“That was something we definitely knew we wanted to do on this song. It set the stage for the writing of the record but it also set the stage for the recording of a lot of the record too, as far as using the studio as a creative tool, getting in there and doing some fun stuff.”
Listen to Modern Age as well as two other songs, and download them for free from Noisetrade:
A careful listener can hear more of the studio creativity later in the song as well.
Zach continues, “We did a thing on the second verse of the song where we recorded Josh playing a mandolin part that was not in the song. It was just sort of a made up figure that went with the tonality of the song. And then ran it through a bunch of effects like tape echo and delay and reversed it, and it was like all this stuff piling on top of each other. It creates an ambient bed of, it’s not noise, but of music. A high-pitched ambient sound you can hear in the second verse. We were interested in exploring that kind of stuff, like how to take a mandolin and make it something that you can’t even distinguish what it is, but that works in a song.”
Joshua says, “That’s something that people (usually) would do on keyboards electronically, but we wanted to do it very organically. And you can tell in the sound that someone’s playing that with their hands. We also put some mandolins in it so you can tell you’re listening to the mandolin. It’s behind the mandolins. There’s a lot of that stuff on the whole record. There’s some bizarre messing around and exploring on the whole record. A lot of it didn’t make it but a lot of it did.”
I ask them if they had experimented like this in the studio for their other albums or if this was a change.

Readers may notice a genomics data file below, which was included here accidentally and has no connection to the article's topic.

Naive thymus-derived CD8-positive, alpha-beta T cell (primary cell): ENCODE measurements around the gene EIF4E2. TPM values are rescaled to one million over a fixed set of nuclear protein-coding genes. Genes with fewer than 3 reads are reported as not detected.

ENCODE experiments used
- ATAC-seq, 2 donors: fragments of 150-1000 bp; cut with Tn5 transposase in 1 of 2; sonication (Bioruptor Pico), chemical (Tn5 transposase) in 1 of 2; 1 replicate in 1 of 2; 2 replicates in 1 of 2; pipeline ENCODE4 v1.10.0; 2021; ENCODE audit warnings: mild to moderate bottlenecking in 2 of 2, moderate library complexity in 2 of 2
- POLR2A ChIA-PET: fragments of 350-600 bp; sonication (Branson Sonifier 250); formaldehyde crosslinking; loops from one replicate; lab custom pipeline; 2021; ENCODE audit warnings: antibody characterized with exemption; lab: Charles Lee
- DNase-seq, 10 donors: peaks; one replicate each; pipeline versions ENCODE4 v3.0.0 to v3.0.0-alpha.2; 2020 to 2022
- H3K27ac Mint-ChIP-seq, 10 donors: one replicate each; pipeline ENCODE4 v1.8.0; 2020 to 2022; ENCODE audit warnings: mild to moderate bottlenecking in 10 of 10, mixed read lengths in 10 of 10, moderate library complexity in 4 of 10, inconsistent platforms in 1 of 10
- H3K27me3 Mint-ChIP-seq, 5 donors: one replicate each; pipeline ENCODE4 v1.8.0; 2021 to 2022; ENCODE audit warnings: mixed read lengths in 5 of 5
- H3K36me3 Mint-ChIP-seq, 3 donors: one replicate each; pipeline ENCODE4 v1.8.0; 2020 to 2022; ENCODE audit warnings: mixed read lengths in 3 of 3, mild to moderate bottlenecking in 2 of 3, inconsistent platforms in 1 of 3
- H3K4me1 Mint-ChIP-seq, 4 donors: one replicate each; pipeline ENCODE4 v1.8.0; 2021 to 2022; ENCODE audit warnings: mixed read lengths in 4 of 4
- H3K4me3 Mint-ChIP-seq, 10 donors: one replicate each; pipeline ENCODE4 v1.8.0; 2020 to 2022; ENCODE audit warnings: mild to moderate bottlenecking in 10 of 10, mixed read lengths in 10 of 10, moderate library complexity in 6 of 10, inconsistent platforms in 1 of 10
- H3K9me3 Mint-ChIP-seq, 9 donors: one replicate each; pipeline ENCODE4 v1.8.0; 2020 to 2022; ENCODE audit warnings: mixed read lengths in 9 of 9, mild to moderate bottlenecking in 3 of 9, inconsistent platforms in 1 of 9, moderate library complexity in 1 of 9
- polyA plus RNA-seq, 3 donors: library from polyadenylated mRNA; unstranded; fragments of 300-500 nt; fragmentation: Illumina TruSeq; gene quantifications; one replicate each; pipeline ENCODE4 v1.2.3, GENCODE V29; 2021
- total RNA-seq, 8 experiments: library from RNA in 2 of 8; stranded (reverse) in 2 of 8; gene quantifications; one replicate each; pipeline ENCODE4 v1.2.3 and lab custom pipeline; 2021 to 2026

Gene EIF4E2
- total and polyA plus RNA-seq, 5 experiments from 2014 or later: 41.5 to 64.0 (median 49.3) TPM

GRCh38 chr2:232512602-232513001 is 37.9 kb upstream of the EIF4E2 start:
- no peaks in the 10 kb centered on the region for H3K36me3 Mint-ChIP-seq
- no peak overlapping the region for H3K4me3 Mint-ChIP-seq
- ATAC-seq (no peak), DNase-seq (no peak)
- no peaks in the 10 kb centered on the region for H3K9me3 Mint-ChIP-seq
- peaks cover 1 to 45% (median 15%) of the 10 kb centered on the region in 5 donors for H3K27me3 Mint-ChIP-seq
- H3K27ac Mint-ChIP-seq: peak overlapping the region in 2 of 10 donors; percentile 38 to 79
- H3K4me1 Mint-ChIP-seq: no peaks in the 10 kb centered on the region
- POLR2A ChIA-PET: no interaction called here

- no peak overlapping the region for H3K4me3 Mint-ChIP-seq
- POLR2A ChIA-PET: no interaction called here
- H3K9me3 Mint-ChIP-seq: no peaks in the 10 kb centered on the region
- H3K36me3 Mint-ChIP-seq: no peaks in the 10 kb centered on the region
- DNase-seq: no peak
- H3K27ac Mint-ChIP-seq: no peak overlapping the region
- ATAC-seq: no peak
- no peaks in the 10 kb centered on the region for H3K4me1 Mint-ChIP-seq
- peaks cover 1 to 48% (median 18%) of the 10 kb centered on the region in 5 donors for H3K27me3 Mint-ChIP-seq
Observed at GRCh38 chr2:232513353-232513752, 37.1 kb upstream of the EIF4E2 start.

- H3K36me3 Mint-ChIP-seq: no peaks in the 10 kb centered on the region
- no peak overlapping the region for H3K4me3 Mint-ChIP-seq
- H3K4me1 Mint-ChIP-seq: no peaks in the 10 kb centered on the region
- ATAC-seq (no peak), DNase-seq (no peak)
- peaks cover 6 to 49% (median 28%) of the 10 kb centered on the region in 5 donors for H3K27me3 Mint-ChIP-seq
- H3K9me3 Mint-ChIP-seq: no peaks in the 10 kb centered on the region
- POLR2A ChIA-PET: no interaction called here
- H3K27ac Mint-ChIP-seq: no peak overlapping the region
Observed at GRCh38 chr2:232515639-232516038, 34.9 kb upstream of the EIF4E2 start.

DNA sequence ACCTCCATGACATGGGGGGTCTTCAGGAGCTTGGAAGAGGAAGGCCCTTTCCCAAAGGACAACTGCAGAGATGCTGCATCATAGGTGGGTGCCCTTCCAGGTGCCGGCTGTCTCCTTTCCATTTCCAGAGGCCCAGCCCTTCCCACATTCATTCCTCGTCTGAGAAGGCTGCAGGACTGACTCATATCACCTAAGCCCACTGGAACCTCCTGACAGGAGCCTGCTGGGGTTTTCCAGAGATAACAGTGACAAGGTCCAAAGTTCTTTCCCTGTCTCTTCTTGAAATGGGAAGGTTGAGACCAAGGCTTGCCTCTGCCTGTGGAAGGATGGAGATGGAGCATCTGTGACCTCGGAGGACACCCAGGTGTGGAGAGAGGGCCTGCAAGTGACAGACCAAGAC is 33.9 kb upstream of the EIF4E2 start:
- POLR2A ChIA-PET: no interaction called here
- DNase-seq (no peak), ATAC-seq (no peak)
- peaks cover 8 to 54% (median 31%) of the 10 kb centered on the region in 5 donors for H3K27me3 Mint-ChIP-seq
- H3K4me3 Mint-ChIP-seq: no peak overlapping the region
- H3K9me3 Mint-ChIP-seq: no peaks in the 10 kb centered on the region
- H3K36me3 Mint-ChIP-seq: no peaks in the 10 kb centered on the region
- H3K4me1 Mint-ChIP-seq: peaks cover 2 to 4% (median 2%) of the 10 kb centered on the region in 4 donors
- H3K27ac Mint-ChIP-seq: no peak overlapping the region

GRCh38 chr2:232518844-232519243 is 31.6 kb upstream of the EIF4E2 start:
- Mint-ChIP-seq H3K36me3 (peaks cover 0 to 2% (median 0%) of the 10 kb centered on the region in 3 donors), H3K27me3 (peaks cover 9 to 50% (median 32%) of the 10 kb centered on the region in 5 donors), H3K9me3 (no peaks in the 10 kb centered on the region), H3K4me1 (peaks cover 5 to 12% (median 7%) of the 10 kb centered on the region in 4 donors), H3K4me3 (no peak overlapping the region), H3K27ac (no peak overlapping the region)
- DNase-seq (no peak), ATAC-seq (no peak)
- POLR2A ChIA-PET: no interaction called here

Zach says, “This was definitely the first time that we embraced it in that strong of a way. Before, we’d always gone a little more of the documentation route. You record the band as they played the song and that’s the bulk of what you hear. And then, we worked with Neilson Hubbard on our last record, Echo Boom, and he had a few ideas to add. A few little things that we ended up really liking, but they were really minor.”
Joshua says, “Those became our favorite parts.”
“It opened a door,” Zach says. They decided that for the next record they’d just “get in there and do some really fun stuff and do whatever we want.”
Set against the backdrop of the barren winter, lyrically the song makes a case for hope. It starts: In the month of January / We can live in the modern age / Wake up and clear our conscience / Leave it all on New Year’s day.
I tell them that the general vibe I get from the song is one of hope and optimism.
Joshua says, “That was our goal. Sort of the theme of the album has been brokenness and trying to find hope. The album cover itself, I don’t know if you’ve seen it. Our bass player’s brother did this big art project in Iceland. He put LED windmills on the side of a mountain.”
Zach explains, “The windmills spin around when the wind blows. The faster it goes the brighter it gets. So you can see the wind sweep across this huge valley. He does all these big installations across the world but this was the first one with the windmills and the whole concept was bringing light into dark places.”